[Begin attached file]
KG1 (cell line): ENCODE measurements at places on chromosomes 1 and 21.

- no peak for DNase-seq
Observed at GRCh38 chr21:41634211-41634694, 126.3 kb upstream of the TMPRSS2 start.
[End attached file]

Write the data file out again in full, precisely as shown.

KG1 (cell line): ENCODE measurements at places on chromosomes 1 and 21.

- no peak for DNase-seq
Observed at GRCh38 chr21:41634211-41634694, 126.3 kb upstream of the TMPRSS2 start.